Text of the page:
by Julia Steiny
For most of his career, Dr. Robin Wilson, Ph.D. lied about his profession when asked socially. He’d say he was an accountant, a pilot, a businessman. It was easier that way. Then he decided to man up. Actually, he’s a psychologist who specializes in sex offenders. To a person, he marvels, people reacted to his profession with exactly the same response. Little old ladies making conversation on a plane say: “Oh, there’s nothing you can do about them.” (Wilson is a fun, funny speaker.)
Honestly, prior to his speech, I also supposed they were uniquely incurable. Creepy, dark, victimizing sexual urges just couldn’t be rooted out of a person’s psychology.
Of course, such thinking exemplifies the American kick-out mentality at its most complete. It’s my core business to work toward embracing “bad” people, especially bad kids, as integral members of their communities. But I’d never looked twice at my assumption that sex offenders couldn’t be in the mainstream.
Wilson says, “It’s our kneejerk reaction to lock ’em up. These guys — 95% are men — come from the community. We remove them. Then when they go back, there is no community. They were never integrated in the first place.” So we put them in prison, which is itself sexually horrible. The Courts assure us, with proof, that people in prison really are bad, so prison rape ignites surprisingly little outrage. In any case, no one learns community-appropriate skills in a prison. Indeed, I think prison is itself a mental illness.
So instead of helping to integrate these men into a healthy community, we further isolate and stigmatize them. Laws, policies, and regulations make life nearly impossible for convicted sex offenders — finding housing, work, dignity.
And then they reoffend. They want connection, but got seriously off track trying to get it. Early treatment options — like electro-shocking their penises when they see pictures of children — didn’t work. Those barbaric efforts, back in the 1970s, were the beginning of the “nothing works” movement.
Then Wilson and others began to develop a protocol called “Circles of Support.” Consider Charlie Taylor’s story. Taylor had been in foster and institutional care since he was 4. Already as a young kid, he was a repeat offender. His offenses got worse with age, which only made it harder for him to build a healthy social group for himself. Social services didn’t want him. And in the service of “protecting” the larger community, the media publicized his name and offenses. A modern leper, Taylor’s risk of re-offending was 100%.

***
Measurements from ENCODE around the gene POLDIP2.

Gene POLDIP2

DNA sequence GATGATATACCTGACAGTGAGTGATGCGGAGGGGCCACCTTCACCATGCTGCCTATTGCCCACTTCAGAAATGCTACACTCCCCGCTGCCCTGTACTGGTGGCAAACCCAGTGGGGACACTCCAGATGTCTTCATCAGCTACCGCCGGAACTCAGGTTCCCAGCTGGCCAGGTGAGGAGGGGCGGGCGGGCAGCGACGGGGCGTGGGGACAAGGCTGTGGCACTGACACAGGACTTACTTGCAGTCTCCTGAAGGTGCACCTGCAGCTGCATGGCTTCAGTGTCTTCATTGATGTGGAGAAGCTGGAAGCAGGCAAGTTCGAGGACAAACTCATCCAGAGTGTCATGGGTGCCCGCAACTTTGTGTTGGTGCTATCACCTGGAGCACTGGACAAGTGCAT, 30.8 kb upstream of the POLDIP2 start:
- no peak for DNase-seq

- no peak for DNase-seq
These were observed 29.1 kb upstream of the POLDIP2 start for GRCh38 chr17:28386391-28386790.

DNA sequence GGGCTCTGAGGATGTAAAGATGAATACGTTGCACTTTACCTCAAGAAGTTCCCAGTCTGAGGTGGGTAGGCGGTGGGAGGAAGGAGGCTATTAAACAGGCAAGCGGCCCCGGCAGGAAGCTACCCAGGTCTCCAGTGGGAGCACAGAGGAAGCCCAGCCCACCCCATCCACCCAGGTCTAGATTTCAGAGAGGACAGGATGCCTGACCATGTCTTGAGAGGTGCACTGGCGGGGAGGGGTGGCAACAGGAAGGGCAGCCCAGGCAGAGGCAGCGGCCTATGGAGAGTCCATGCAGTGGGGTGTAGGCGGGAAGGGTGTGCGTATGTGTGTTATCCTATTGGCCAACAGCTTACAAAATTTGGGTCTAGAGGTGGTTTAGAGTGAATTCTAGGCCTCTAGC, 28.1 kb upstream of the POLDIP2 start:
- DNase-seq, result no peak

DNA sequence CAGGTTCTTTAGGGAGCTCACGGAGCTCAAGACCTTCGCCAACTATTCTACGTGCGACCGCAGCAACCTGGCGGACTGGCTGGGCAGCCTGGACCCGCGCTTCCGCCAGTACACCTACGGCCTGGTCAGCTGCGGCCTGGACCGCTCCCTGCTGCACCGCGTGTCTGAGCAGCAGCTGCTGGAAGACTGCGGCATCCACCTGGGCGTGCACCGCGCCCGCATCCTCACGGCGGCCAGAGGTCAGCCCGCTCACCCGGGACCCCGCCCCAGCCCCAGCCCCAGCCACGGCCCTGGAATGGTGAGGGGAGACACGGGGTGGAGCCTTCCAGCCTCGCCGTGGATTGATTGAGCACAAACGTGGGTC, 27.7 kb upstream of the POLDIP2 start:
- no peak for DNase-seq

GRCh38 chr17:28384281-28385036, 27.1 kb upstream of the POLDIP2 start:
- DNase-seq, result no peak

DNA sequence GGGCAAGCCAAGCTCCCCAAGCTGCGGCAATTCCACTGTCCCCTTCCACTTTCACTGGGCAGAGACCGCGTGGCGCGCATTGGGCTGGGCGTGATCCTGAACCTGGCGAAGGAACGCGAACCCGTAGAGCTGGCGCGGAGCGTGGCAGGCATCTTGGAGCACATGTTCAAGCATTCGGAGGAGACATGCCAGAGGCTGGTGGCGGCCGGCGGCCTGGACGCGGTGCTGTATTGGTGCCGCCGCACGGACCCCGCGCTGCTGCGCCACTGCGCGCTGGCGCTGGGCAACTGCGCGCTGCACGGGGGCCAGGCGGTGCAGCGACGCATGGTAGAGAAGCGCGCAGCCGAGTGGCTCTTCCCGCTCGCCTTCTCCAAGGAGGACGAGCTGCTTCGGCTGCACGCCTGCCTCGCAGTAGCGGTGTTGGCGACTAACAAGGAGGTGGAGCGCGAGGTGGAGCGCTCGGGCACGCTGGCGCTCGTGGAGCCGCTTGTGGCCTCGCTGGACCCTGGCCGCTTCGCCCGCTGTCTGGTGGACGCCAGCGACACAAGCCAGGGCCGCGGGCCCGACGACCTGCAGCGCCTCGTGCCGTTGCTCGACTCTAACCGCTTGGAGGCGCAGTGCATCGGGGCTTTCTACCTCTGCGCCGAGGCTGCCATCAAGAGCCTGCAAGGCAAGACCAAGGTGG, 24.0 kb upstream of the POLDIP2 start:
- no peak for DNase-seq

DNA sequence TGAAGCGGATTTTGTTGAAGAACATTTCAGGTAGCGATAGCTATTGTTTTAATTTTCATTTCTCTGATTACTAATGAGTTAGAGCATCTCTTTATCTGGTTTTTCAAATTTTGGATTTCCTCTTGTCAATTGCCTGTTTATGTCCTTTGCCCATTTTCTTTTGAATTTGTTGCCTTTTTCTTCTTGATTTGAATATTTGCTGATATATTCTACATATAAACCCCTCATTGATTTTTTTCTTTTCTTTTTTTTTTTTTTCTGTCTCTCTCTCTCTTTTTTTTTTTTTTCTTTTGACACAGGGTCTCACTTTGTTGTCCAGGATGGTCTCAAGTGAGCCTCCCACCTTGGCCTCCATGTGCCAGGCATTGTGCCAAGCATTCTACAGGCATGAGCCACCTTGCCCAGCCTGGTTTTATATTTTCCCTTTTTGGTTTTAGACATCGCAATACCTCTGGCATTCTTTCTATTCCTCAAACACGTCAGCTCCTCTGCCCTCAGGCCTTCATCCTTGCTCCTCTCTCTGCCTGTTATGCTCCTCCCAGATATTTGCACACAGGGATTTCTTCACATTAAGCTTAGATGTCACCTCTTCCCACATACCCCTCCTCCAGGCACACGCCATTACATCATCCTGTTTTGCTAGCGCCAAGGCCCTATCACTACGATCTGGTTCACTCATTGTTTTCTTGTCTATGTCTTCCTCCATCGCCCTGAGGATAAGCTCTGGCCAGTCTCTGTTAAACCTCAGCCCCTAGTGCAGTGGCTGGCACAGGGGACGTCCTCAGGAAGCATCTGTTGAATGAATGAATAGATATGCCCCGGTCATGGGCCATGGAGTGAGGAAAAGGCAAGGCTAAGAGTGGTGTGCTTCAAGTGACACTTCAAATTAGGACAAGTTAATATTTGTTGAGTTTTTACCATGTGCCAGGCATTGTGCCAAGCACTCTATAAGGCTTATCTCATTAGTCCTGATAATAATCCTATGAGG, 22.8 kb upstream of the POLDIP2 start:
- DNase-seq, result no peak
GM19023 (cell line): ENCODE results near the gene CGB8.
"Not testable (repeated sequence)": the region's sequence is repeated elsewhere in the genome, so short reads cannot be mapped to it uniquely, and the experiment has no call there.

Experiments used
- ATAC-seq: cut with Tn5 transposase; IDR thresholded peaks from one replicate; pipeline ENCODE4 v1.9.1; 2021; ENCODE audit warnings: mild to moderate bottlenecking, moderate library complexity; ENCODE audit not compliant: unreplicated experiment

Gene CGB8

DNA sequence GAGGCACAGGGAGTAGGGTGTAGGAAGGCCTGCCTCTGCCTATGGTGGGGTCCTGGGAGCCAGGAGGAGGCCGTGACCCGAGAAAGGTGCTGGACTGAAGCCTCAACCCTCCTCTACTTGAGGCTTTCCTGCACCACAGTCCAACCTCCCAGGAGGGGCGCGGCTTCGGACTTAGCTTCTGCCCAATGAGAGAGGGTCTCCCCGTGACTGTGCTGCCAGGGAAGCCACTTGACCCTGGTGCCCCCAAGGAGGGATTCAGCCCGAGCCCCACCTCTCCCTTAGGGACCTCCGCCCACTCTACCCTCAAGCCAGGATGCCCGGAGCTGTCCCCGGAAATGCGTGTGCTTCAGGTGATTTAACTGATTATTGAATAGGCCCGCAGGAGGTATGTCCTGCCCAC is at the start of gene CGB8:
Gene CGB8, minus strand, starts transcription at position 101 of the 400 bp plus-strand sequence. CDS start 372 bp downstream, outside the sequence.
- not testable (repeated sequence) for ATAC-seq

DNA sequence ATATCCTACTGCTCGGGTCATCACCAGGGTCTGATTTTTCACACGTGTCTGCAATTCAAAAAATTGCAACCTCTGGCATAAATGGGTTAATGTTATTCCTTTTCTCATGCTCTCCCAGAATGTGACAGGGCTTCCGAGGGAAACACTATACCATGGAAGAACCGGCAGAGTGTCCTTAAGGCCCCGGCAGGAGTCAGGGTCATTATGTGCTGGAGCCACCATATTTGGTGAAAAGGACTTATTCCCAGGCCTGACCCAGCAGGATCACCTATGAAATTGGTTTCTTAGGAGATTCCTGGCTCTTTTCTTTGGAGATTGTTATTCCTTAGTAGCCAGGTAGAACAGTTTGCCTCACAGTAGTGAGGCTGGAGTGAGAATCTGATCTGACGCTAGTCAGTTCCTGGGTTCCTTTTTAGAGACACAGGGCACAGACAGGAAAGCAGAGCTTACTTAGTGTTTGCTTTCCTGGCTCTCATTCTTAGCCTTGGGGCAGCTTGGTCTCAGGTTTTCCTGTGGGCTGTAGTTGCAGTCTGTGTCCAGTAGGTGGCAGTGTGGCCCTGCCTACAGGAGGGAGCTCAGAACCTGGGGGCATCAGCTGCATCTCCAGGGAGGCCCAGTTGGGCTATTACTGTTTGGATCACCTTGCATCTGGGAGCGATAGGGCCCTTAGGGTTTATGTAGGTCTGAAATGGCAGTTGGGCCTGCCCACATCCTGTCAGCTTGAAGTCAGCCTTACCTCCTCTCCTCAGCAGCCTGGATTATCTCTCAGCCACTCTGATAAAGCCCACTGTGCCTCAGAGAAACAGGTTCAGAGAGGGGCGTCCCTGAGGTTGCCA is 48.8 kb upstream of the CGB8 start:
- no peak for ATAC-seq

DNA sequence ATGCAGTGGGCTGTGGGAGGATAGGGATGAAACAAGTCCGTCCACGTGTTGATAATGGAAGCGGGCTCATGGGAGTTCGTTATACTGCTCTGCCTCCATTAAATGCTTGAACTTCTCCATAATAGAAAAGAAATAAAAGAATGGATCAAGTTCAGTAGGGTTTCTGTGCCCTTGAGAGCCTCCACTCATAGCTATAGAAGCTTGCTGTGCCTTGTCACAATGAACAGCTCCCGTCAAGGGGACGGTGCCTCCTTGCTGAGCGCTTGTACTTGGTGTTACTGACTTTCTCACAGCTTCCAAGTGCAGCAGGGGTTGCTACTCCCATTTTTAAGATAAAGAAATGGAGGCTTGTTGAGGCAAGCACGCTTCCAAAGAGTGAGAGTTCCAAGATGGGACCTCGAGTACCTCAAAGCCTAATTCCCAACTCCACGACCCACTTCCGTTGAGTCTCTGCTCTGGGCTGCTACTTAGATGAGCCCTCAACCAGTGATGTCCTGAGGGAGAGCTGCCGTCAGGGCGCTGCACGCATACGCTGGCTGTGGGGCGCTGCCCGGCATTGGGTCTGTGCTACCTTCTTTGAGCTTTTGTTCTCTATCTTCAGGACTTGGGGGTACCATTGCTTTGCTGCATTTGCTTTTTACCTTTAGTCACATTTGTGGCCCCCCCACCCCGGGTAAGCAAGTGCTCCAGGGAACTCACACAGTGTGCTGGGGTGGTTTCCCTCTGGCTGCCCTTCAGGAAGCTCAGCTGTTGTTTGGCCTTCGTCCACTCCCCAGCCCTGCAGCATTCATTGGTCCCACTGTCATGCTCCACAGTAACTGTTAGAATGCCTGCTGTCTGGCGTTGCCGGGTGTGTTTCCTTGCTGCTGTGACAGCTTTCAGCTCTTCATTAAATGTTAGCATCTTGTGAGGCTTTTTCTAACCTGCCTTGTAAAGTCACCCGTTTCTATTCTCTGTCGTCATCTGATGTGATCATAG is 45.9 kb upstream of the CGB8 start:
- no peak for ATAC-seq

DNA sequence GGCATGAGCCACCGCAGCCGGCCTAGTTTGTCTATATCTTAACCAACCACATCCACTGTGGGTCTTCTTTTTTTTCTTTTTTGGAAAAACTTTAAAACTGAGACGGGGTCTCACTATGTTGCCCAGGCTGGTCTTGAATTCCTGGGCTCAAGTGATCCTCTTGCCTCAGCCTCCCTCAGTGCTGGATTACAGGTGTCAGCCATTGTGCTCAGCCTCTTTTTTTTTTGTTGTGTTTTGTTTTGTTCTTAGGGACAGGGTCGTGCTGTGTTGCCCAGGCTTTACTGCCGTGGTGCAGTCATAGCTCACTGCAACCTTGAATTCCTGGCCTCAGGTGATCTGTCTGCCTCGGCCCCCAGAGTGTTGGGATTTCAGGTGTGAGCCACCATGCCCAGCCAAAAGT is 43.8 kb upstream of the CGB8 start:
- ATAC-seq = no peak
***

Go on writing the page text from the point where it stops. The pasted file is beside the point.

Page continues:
But a Mennonite pastor, Reverend Harry Nigh, took him in. Nigh was “Charlie’s angel.” For the record, the Mennonites, particularly Howard Zehr, studied, developed and practiced restorative justice decades ago, when it was a loony fringe idea. Like most religious groups at their best, the Mennonites are all about the community, specifically its power to heal. So Nigh set about understanding what sorts of social relationships and supports, called “circles” in Restorative language, could successfully integrate Taylor and others like him.
Wilson explains that in a Circle of Support, a professional case manager helps the offender forge strong relationships with both informal, or “natural” supports, and professionals. To achieve adequate “dosage,” the natural supports must include at least 4 to 6 people who see the offender often, do stuff with him, and get him involved in work, volunteering, hobbies, keeping house. Case managers knock themselves out to re-establish broken relationships with ex-wives, estranged siblings, parents, fishing buddies, whomever. These informal supports need to be reasonably healthy people. Social contacts, likely weak or non-existent before the offense, are key to bringing the offender out of the isolation that got him into trouble.
Then, professionals — social workers, psychiatrists, and psychologists — help the whole mini-community around the offender keep their collective relationships strong. After all, Wilson says, “People who have social support do well. People who don’t, don’t. Period. Without my own social circle, I might have problems with alcohol, difficulty adjusting and making relationships. I might become likely to offend.”
A Circle of Support does not guarantee zero recidivism. But the data are dramatically positive. There is something you can do.
And the lesson in all this, a point Wilson made in emphatic theme and variation, is that safety is a community responsibility. Social isolation triggers all manner of mental illness, including sex disorders. For everyone at all ages, strong, natural social ties both prevent disorders and aid healing when psycho-social problems happen. “We can not exclude the community from the risk-management process. Safety is the standards kept by the people, not the police.”